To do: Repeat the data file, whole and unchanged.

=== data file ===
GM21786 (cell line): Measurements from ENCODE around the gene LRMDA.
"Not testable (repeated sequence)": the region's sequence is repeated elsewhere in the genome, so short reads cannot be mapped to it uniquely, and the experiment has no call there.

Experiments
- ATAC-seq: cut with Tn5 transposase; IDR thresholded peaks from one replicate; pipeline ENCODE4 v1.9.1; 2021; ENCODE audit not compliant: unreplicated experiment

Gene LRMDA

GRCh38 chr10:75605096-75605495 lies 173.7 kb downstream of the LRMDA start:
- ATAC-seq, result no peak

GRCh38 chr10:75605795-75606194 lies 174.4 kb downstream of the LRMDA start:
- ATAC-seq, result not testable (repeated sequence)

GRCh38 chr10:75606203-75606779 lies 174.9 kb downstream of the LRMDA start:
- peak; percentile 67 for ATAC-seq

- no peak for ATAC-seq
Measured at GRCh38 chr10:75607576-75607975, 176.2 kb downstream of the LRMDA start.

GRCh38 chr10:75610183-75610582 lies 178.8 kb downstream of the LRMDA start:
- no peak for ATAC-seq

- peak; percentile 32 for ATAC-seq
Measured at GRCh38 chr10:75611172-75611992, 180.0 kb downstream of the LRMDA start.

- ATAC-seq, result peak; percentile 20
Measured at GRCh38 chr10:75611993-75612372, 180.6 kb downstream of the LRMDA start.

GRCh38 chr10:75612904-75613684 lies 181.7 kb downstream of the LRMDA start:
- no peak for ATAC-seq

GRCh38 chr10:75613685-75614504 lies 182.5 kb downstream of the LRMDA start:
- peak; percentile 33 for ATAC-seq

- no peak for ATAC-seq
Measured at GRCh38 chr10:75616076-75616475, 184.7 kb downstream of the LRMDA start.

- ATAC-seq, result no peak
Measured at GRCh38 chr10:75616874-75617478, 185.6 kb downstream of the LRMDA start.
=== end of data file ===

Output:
GM21786 (cell line): Measurements from ENCODE around the gene LRMDA.
"Not testable (repeated sequence)": the region's sequence is repeated elsewhere in the genome, so short reads cannot be mapped to it uniquely, and the experiment has no call there.

Experiments
- ATAC-seq: cut with Tn5 transposase; IDR thresholded peaks from one replicate; pipeline ENCODE4 v1.9.1; 2021; ENCODE audit not compliant: unreplicated experiment

Gene LRMDA

GRCh38 chr10:75605096-75605495 lies 173.7 kb downstream of the LRMDA start:
- ATAC-seq, result no peak

GRCh38 chr10:75605795-75606194 lies 174.4 kb downstream of the LRMDA start:
- ATAC-seq, result not testable (repeated sequence)

GRCh38 chr10:75606203-75606779 lies 174.9 kb downstream of the LRMDA start:
- peak; percentile 67 for ATAC-seq

- no peak for ATAC-seq
Measured at GRCh38 chr10:75607576-75607975, 176.2 kb downstream of the LRMDA start.

GRCh38 chr10:75610183-75610582 lies 178.8 kb downstream of the LRMDA start:
- no peak for ATAC-seq

- peak; percentile 32 for ATAC-seq
Measured at GRCh38 chr10:75611172-75611992, 180.0 kb downstream of the LRMDA start.

- ATAC-seq, result peak; percentile 20
Measured at GRCh38 chr10:75611993-75612372, 180.6 kb downstream of the LRMDA start.

GRCh38 chr10:75612904-75613684 lies 181.7 kb downstream of the LRMDA start:
- no peak for ATAC-seq

GRCh38 chr10:75613685-75614504 lies 182.5 kb downstream of the LRMDA start:
- peak; percentile 33 for ATAC-seq

- no peak for ATAC-seq
Measured at GRCh38 chr10:75616076-75616475, 184.7 kb downstream of the LRMDA start.

- ATAC-seq, result no peak
Measured at GRCh38 chr10:75616874-75617478, 185.6 kb downstream of the LRMDA start.